Spain: poor get poorer as ruling class squanders millions /FRFI 231 Feb/Mar 2013

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Fight Racism! Fight Imperialism! 231 February-March 2013

The Spanish economy is stagnant, and all international reports agree that 2013 will be another year of recession with unemployment set to rise further over the coming months, to 26%. However, the conservative Rajoy government is pushing ahead with its programme based on cuts to social services and handouts to the corrupt banking sector, reaping benefits for themselves from the privatisations they demand. As a result, waves of protests and strikes continue to sweep across Spain, and in the last months these have involved underground workers, rubbish collectors, students, airport staff, university professors, civil servants, hospital staff, lawyers and many others. JUANJO RIVAS reports from Madrid.

Following a number of demonstrations against cuts in education, an increase in university fees and the reduction of grants, on 28 November 2012, 120 lecturers from the Complutense University of Madrid decided to hold their lessons in squares, cafés and bookshops. Thousands of students attended these public lessons in public places, organised to raise awareness about the threat to higher education.

At the same time, the national health service faces the threat of a cut to its budget of over 30%, job losses and the closure of health centres in rural areas. In Madrid alone, six hospitals are being privatised and 27 clinics are to close. These plans led to a 35-day strike from the end of November and hospitals campaigning, full of banners and petitions for patients to sign. On 2 December 2012 at midday, thousands of people came out to form human chains around every hospital in the community of Madrid, under the slogans ‘Embrace your hospital!’ and ‘Public health care is not for sale, it must be defended!’. On 4 December, 75,000 health care workers went on strike and to add to the pressure, 118 directors of public hospitals resigned all at once. But the government has remained stubborn, instead paving the way for corporate health care, favouring multinational companies such as Capio, Sanitas or Ribera Salud, in which some conservative officials and their relatives have investments or shares, or are executives and advisers.

However, when regional governments in Catalonia and Madrid imposed a prescription fee of one euro – effectively turning pharmacists into tax collectors for the state – a campaign of refusal to pay generated tens of thousands of complaint forms and general rebelliousness in Catalonia. By January, the Constitutional Court was forced to scrap the measure in the region and is likely to do the same in Madrid soon.

Also lawyers and judges have stood up against a reform proposed by the Minister of Justice which would have imposed an ‘abuse fee’ on people bringing cases to court. The new law will affect workers contesting illegal dismissal or pursuing unpaid redundancy payments against their companies; many will be unable to afford the costs and bosses will take advantage of this.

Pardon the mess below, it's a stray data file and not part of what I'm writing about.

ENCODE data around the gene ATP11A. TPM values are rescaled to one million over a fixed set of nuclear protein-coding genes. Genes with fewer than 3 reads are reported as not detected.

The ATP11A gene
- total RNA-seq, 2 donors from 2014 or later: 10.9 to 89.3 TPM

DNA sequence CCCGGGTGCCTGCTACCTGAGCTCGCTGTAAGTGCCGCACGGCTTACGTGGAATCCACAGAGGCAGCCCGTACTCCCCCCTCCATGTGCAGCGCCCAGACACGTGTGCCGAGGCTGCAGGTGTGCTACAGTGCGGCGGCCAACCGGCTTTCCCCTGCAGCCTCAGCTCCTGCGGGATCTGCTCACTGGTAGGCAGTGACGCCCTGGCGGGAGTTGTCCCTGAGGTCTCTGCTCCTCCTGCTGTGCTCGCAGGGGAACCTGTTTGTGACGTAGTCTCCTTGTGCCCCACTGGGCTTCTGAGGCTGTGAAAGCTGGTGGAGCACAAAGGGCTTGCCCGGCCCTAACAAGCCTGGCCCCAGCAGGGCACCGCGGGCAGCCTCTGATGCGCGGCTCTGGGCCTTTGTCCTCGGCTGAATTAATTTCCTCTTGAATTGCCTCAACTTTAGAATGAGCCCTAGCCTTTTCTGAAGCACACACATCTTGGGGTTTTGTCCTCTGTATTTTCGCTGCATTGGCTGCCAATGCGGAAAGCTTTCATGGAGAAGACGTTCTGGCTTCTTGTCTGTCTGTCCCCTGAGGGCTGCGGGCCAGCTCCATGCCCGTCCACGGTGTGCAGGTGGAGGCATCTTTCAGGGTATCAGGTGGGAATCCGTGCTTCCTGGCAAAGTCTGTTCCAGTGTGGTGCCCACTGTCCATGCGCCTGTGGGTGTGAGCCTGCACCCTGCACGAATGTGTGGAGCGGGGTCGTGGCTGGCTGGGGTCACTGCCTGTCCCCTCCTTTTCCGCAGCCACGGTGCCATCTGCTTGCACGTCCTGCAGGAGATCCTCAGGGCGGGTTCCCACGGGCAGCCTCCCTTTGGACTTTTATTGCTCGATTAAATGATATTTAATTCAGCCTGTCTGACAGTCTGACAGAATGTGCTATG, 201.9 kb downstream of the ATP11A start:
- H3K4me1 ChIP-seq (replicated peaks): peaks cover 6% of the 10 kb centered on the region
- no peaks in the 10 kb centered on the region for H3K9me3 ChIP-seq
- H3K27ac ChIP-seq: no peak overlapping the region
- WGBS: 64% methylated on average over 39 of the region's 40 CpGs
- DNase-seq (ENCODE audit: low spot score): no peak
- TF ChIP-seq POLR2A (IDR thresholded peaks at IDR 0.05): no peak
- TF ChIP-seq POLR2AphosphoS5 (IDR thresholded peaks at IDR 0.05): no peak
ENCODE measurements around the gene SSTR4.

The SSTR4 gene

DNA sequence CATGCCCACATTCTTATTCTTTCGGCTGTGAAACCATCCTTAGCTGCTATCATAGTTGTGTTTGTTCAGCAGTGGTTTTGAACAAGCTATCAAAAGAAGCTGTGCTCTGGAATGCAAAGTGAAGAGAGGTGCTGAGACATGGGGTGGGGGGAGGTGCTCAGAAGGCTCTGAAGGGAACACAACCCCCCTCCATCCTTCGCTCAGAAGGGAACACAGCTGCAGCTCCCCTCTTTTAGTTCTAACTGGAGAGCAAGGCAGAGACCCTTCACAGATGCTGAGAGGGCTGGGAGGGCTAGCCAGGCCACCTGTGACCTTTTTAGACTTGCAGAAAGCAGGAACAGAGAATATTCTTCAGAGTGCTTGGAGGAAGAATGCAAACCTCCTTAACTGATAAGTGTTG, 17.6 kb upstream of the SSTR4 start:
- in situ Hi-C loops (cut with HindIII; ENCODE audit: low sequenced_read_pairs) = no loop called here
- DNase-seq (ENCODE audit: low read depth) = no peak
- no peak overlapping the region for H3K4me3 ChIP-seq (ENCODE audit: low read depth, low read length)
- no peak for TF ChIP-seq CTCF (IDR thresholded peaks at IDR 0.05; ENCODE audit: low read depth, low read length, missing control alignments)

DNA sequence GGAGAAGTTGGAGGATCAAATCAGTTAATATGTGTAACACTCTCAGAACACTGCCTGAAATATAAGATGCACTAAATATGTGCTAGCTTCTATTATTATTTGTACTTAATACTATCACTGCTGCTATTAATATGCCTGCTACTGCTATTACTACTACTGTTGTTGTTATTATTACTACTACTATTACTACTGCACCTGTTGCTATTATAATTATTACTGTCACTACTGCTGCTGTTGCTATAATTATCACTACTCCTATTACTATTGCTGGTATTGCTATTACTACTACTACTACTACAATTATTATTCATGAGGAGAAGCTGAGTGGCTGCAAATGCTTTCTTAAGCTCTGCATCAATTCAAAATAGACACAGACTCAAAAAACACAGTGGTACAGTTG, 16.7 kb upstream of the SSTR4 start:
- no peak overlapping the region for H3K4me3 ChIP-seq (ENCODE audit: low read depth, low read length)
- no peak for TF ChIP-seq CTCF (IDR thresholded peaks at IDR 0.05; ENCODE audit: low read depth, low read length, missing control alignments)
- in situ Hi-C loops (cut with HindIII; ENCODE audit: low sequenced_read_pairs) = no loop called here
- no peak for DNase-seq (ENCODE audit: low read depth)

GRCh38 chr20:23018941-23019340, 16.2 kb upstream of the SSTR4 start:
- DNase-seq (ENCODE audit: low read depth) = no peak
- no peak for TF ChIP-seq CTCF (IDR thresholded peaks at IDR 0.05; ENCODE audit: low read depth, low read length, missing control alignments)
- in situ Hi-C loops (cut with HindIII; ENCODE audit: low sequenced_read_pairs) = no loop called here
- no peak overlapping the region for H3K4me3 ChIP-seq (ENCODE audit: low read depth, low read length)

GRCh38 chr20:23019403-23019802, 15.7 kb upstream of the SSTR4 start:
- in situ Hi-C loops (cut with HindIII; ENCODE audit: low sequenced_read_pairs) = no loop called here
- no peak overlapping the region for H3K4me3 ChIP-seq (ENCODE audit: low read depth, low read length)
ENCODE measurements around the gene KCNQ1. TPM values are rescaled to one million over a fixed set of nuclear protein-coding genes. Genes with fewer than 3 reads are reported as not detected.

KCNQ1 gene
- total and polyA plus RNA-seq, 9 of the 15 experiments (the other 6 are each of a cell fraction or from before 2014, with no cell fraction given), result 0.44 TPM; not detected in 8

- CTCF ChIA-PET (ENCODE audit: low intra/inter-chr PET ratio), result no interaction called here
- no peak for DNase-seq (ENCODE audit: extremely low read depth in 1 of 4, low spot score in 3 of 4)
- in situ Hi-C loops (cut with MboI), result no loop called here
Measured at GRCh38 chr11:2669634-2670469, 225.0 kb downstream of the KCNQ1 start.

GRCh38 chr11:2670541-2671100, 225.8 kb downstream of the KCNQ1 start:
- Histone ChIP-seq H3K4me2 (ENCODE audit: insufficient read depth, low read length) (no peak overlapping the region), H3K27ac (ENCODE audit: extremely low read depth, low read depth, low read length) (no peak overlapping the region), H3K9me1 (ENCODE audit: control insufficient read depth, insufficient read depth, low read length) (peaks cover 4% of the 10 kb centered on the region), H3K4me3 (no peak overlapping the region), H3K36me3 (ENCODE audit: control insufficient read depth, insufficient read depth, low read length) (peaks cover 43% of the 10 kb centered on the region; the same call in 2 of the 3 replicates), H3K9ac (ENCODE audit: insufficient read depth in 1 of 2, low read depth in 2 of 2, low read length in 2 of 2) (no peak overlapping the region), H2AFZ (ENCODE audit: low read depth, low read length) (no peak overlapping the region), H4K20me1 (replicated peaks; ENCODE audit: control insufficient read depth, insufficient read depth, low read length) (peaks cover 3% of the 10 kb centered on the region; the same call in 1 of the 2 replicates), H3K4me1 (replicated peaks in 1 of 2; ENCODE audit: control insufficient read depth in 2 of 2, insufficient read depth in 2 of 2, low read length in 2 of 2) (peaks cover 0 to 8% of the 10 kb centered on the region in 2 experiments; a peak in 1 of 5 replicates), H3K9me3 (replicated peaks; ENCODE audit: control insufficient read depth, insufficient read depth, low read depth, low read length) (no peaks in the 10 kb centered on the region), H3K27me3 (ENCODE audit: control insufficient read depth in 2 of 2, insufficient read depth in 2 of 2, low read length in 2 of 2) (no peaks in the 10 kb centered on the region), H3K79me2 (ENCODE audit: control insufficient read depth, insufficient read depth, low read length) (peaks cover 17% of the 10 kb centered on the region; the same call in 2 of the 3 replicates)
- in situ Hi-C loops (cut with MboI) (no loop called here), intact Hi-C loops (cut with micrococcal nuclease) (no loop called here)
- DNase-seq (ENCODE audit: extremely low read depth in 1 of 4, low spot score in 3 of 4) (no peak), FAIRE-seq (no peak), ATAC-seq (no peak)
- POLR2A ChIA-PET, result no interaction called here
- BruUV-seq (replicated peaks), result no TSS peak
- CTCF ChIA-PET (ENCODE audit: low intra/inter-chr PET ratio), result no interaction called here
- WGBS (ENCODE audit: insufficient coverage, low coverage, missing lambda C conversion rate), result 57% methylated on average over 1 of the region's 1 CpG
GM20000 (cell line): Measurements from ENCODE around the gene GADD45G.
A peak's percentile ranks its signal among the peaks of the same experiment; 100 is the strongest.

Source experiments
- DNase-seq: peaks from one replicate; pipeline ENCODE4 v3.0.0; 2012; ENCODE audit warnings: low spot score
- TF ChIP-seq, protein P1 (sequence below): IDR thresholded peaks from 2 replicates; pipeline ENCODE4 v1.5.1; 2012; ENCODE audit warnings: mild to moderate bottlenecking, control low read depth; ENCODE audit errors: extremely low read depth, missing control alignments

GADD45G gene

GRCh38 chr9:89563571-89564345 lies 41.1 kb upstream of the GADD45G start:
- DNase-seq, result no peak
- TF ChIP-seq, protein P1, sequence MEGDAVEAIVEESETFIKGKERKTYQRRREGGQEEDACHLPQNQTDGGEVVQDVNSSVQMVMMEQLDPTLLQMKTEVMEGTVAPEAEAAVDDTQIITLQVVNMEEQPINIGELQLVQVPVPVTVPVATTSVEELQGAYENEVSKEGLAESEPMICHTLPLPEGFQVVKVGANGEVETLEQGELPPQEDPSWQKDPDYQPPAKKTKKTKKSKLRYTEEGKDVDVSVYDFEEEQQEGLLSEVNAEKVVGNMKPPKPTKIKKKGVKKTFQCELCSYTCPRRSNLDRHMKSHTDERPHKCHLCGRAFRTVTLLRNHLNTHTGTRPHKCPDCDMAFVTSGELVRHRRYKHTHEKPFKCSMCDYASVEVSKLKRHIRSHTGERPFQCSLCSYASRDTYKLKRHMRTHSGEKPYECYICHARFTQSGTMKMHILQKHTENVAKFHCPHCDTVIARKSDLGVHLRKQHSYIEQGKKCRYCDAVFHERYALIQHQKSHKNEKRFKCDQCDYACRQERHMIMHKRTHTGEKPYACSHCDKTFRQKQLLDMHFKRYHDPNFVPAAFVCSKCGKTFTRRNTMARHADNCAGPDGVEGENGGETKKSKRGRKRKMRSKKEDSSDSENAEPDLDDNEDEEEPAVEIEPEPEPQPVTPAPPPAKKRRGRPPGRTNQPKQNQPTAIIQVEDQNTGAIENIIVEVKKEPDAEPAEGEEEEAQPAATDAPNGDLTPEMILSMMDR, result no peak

‘Austerity’ is the mantra used to dismantle essential services for the working class; yet at the same time more cases of corruption are exposed, showing ordinary people the extent of the squandering of wealth by politicians. For instance, Madrid’s government claims not to have enough money to maintain the management of public hospitals. Meanwhile, the mayor, whose only career merit is to be the wife of former President Aznar, has an office larger than President Obama’s, spent €500 million remodelling the town hall and maintains a team of 260 personal advisers and assistants (on an average wage of €60,000 a year) and a fleet of 267 official cars. It is obscene for Rajoy to tell people to tighten their belts, when he receives three salaries from taxpayers’ money, totalling €550,000 a year. Conservative ministers voted to withdraw the ‘emergency subsidy’ of €400 to unemployed people who live with their parents but, on the other hand, they receive €1,823 for accommodation in Madrid to attend parliamentary sessions, even when it is known each one of them owns several flats and properties in the capital city. These contradictions deepen the general outrage and disaffection for the political class.

Over 300 cases of corruption are awaiting trial and scandals emerge daily. The former treasurer of the conservative People’s Party, Luis Barcenas, evaded taxes and kept secret millionaire accounts in Swiss banks. The former president of the Institute of Directors was imprisoned in late December for diverting and hiding large sums of money to avoid paying creditors of his bankrupt companies. The former president of Bankia is also facing trial, since his immoral practices misled and ruined thousands of families and his bank is responsible for the ceaseless eviction rate, which stands at more than 500 cases a day.

The Spanish working class is suffering: poverty is widespread and will increase, with the minimum wage for 2013 set at €645.30 (just under £550) a month – €21.51 a day – and large sections of society feeling defenceless against European austerity plans and systematic organised plunder by a corrupt upper-class. Protests against this austerity will only increase.

 

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